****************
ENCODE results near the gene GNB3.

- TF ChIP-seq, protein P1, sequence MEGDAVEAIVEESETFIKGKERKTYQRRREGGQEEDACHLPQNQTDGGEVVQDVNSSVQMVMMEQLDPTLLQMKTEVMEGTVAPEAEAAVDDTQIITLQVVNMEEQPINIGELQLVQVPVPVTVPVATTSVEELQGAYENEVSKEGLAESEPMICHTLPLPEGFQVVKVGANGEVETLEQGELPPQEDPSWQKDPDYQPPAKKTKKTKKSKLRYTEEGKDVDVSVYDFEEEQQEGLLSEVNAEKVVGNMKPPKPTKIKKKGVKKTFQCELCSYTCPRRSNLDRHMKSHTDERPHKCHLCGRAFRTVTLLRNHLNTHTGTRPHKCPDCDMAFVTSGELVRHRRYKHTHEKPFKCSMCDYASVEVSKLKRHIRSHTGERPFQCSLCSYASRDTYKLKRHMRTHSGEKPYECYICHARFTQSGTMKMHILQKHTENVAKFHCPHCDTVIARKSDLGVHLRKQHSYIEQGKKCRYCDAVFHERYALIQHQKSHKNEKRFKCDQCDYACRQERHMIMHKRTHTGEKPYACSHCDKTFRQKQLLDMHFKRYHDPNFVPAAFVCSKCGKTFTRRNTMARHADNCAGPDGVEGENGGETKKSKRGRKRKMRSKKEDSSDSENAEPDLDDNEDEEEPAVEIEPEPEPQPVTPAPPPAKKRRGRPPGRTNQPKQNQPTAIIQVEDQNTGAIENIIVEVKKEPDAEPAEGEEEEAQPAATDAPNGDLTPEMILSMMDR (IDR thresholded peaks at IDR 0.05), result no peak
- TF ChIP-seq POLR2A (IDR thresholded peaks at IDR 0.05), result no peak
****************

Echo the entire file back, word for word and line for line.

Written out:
ENCODE results near the gene GNB3.

- TF ChIP-seq, protein P1, sequence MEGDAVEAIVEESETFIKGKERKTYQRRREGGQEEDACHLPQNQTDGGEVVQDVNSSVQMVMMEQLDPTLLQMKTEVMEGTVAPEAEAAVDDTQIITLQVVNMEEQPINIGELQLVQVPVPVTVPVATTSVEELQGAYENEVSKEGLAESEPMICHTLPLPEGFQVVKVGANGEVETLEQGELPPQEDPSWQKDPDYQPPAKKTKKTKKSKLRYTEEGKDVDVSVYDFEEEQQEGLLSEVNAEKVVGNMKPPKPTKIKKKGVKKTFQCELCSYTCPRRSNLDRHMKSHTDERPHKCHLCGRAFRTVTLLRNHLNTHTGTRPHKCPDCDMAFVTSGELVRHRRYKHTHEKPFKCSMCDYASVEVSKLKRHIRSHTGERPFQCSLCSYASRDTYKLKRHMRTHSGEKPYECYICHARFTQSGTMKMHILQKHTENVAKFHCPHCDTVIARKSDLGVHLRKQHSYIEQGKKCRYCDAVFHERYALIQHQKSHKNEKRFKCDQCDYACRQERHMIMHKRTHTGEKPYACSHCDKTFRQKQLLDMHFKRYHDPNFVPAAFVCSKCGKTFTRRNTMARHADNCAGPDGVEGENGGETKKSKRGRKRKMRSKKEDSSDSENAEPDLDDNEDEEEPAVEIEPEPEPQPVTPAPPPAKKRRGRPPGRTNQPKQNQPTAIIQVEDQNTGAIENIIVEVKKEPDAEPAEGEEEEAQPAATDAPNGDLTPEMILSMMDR (IDR thresholded peaks at IDR 0.05), result no peak
- TF ChIP-seq POLR2A (IDR thresholded peaks at IDR 0.05), result no peak